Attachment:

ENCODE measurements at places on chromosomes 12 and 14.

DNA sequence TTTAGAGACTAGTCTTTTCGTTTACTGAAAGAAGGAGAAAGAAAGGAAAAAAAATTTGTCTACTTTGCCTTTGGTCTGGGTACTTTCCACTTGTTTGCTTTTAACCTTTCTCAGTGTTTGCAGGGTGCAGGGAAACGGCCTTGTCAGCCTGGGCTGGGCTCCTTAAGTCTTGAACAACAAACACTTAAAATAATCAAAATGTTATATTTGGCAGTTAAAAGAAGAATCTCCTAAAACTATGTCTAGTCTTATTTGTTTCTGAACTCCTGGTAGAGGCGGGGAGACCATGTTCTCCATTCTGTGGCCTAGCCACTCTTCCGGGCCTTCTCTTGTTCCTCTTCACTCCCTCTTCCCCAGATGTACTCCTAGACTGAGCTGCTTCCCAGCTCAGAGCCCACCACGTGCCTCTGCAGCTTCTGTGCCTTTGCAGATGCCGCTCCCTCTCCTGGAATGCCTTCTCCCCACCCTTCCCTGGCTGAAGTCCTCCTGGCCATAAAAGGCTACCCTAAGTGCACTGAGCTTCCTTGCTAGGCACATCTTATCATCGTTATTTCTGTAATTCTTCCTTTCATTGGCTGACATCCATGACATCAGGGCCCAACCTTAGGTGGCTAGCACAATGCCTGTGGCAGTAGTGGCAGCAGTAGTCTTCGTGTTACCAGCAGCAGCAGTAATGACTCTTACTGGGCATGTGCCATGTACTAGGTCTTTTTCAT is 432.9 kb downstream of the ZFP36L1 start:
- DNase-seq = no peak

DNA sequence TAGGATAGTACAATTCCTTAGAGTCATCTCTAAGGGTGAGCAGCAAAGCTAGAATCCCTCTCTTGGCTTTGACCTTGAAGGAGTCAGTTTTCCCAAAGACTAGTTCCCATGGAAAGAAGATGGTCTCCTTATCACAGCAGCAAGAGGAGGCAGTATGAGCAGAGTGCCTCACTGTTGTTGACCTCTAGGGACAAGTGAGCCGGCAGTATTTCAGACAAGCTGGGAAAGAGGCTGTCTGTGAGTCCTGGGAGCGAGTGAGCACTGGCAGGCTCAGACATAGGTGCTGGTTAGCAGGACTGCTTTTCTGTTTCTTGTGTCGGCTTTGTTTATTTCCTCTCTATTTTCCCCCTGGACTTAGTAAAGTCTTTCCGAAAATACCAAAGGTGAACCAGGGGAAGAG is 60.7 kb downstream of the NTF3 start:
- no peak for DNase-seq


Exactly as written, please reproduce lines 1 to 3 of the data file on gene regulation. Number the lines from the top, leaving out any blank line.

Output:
ENCODE measurements at places on chromosomes 12 and 14.

DNA sequence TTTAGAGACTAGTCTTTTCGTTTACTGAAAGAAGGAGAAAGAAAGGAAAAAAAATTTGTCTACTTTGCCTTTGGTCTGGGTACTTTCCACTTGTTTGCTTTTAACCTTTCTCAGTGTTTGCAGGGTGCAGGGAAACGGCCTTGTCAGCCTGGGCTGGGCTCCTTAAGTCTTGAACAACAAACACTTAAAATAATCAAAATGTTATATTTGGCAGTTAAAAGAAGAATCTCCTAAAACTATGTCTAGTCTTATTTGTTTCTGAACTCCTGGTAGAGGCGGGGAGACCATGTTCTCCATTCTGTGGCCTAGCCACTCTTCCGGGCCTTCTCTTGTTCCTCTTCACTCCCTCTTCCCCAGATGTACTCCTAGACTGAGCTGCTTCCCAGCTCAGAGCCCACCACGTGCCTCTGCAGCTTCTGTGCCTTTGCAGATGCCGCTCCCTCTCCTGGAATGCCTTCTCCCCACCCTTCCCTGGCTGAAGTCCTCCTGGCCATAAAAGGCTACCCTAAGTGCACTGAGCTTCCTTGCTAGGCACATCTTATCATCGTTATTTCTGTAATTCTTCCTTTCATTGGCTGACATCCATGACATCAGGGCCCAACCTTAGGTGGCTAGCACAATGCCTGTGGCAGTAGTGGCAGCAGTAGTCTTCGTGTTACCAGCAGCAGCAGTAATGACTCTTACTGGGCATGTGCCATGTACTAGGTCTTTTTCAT is 432.9 kb downstream of the ZFP36L1 start:
- DNase-seq = no peak